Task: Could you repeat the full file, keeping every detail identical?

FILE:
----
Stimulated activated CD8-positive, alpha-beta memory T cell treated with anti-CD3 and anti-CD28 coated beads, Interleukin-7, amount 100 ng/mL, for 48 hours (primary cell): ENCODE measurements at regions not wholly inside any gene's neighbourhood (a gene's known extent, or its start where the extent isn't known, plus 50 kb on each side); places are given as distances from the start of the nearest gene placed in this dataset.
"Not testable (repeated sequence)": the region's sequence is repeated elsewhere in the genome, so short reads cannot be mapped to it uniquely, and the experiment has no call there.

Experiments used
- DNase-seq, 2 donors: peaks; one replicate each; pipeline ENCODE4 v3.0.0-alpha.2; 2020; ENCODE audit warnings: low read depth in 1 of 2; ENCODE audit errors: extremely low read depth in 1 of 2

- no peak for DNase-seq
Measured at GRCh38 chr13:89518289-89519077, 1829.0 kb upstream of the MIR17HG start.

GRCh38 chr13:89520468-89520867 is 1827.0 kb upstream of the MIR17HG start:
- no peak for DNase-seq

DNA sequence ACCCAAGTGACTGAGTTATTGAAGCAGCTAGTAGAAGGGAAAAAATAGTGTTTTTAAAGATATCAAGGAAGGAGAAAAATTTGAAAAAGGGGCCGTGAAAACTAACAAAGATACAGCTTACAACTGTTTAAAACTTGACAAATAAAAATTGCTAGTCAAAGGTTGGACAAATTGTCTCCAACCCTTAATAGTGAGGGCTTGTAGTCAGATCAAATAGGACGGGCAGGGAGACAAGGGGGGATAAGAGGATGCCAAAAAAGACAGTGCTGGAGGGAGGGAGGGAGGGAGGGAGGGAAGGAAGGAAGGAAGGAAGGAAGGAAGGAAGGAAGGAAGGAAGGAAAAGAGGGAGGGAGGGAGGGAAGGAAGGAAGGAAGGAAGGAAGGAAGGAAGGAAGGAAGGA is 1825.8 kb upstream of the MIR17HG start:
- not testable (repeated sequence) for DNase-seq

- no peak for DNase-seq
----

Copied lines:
Stimulated activated CD8-positive, alpha-beta memory T cell treated with anti-CD3 and anti-CD28 coated beads, Interleukin-7, amount 100 ng/mL, for 48 hours (primary cell): ENCODE measurements at regions not wholly inside any gene's neighbourhood (a gene's known extent, or its start where the extent isn't known, plus 50 kb on each side); places are given as distances from the start of the nearest gene placed in this dataset.
"Not testable (repeated sequence)": the region's sequence is repeated elsewhere in the genome, so short reads cannot be mapped to it uniquely, and the experiment has no call there.

Experiments used
- DNase-seq, 2 donors: peaks; one replicate each; pipeline ENCODE4 v3.0.0-alpha.2; 2020; ENCODE audit warnings: low read depth in 1 of 2; ENCODE audit errors: extremely low read depth in 1 of 2

- no peak for DNase-seq
Measured at GRCh38 chr13:89518289-89519077, 1829.0 kb upstream of the MIR17HG start.

GRCh38 chr13:89520468-89520867 is 1827.0 kb upstream of the MIR17HG start:
- no peak for DNase-seq

DNA sequence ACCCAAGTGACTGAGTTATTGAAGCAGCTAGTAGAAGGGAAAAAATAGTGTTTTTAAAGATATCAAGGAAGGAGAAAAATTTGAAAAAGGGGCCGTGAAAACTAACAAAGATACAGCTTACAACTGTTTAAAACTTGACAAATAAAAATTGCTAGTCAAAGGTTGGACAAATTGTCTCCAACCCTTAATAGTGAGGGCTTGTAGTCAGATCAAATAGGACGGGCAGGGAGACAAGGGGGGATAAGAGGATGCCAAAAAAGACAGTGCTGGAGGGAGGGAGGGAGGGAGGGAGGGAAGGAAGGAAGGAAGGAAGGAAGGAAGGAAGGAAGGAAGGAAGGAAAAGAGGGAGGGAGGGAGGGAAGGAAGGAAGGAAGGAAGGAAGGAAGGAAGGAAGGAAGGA is 1825.8 kb upstream of the MIR17HG start:
- not testable (repeated sequence) for DNase-seq

- no peak for DNase-seq